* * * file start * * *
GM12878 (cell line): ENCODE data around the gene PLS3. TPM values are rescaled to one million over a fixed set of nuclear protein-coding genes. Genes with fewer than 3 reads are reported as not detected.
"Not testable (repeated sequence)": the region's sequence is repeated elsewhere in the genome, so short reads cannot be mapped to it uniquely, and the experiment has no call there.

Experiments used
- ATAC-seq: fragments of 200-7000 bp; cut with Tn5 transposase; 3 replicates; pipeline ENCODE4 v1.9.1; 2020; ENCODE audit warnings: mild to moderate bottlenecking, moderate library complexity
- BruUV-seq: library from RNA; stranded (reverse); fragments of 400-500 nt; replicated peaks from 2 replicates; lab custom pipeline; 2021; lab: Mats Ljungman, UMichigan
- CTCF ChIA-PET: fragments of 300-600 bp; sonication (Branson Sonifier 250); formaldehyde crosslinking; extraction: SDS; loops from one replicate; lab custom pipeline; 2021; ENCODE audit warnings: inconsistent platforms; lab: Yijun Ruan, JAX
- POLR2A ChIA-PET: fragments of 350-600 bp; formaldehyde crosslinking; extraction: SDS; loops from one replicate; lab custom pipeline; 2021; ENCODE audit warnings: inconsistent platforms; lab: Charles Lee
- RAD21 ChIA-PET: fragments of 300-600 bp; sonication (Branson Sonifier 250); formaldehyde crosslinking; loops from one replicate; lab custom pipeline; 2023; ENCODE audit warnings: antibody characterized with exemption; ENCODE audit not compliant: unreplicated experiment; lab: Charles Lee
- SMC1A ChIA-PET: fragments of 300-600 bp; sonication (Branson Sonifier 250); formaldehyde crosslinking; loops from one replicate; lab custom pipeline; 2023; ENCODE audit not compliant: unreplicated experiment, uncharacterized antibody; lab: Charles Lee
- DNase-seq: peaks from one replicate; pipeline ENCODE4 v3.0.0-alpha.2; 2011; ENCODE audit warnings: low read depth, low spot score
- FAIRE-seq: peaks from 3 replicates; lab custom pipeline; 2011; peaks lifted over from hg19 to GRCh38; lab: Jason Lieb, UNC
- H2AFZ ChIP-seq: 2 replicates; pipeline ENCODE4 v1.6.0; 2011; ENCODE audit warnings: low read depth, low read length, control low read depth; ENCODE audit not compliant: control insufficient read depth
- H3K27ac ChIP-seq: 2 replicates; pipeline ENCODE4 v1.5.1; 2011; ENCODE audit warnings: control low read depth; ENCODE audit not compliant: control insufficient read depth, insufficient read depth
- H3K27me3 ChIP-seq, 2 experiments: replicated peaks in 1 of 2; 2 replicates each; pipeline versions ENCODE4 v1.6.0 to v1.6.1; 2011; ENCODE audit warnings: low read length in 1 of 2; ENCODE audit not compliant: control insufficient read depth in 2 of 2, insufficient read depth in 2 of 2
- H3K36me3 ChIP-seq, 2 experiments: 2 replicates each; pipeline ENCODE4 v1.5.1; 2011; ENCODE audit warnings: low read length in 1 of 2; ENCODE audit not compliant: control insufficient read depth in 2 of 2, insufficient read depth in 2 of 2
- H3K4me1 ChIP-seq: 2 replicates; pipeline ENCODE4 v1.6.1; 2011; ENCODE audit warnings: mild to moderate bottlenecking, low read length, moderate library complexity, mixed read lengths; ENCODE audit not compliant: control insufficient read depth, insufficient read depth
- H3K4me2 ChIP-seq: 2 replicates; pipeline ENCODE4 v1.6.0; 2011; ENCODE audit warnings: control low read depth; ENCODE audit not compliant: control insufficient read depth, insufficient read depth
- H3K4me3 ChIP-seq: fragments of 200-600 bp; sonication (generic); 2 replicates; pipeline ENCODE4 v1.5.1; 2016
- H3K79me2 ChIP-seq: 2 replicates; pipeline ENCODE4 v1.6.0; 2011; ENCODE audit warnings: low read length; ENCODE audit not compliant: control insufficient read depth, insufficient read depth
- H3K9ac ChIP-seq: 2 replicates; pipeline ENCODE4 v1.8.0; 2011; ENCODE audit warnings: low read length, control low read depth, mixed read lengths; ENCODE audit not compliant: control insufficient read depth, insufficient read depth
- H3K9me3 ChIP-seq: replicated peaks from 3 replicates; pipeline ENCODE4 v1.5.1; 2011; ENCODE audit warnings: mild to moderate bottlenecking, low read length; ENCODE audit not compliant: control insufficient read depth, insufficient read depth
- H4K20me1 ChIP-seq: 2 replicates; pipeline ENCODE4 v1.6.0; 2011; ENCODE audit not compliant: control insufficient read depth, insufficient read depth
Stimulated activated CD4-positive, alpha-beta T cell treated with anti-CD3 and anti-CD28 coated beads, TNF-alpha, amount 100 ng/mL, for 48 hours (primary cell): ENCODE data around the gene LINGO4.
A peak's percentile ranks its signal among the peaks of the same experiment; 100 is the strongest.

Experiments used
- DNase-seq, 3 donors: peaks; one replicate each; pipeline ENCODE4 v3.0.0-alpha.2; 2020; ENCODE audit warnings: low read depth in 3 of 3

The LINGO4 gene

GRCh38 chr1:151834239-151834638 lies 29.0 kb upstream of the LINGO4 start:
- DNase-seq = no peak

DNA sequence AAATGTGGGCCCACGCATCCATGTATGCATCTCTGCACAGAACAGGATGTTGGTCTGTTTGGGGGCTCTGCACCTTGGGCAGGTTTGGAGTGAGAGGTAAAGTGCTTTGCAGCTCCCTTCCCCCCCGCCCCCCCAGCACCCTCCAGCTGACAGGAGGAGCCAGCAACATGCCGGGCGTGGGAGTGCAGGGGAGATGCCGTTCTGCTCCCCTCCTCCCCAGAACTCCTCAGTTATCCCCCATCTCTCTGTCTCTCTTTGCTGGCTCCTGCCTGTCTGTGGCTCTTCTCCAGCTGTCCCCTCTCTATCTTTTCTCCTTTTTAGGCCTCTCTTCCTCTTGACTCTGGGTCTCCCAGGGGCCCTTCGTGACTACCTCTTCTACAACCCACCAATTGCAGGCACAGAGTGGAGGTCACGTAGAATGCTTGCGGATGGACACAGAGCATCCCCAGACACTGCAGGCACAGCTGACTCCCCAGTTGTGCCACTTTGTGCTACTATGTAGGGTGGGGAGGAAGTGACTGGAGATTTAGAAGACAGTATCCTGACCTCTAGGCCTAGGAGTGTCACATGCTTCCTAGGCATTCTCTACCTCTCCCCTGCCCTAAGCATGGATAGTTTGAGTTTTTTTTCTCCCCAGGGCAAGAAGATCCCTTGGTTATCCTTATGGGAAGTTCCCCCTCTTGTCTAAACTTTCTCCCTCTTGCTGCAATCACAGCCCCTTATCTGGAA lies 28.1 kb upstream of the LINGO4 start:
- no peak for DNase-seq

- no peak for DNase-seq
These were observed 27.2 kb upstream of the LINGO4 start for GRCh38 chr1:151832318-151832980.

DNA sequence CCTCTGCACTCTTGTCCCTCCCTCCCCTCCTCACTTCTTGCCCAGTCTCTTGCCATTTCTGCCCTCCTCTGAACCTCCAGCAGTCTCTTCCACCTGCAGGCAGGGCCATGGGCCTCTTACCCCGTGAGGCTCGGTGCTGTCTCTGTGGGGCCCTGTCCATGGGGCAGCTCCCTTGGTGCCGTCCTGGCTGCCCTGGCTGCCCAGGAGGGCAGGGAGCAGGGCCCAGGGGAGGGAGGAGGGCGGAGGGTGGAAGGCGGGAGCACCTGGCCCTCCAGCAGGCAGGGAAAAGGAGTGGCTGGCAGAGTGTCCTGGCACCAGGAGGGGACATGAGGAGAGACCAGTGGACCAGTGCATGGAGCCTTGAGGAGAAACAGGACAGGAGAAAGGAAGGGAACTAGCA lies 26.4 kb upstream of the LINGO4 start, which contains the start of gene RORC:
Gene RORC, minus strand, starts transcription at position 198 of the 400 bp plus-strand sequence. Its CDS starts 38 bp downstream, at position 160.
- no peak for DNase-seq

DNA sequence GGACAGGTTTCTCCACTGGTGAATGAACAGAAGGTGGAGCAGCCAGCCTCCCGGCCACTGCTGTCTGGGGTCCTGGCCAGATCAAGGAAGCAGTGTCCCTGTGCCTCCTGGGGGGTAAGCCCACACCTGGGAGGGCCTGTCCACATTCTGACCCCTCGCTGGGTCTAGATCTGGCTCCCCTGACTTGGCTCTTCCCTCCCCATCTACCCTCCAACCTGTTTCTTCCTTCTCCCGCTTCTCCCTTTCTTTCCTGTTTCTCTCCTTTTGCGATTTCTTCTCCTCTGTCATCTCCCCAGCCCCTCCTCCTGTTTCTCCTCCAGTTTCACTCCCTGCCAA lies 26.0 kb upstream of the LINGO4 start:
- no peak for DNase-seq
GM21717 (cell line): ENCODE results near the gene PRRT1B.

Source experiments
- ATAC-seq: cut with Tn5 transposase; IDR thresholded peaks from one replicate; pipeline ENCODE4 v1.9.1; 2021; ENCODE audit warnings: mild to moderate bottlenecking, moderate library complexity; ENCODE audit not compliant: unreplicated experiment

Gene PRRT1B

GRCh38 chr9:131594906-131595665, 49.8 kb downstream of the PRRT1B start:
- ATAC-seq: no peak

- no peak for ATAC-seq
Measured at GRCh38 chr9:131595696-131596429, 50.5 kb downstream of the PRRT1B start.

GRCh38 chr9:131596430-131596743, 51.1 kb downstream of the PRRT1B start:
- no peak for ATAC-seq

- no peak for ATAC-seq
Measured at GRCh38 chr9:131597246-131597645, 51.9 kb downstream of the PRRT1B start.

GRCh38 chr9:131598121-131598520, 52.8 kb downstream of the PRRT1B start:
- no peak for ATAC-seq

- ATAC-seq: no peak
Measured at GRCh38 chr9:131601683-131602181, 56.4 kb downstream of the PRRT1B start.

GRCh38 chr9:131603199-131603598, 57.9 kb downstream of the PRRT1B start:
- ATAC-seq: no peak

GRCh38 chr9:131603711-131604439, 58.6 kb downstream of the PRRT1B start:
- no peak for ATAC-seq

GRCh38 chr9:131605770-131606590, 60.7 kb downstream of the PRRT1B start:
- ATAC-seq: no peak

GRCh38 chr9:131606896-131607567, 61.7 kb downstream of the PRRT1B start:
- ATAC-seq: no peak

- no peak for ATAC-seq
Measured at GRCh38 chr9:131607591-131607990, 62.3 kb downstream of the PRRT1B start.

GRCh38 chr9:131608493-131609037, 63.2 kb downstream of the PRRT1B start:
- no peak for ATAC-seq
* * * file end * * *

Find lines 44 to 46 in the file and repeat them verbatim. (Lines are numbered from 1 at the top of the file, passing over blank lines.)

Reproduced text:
- ATAC-seq: no peak

- no peak for ATAC-seq
Measured at GRCh38 chr9:131595696-131596429, 50.5 kb downstream of the PRRT1B start.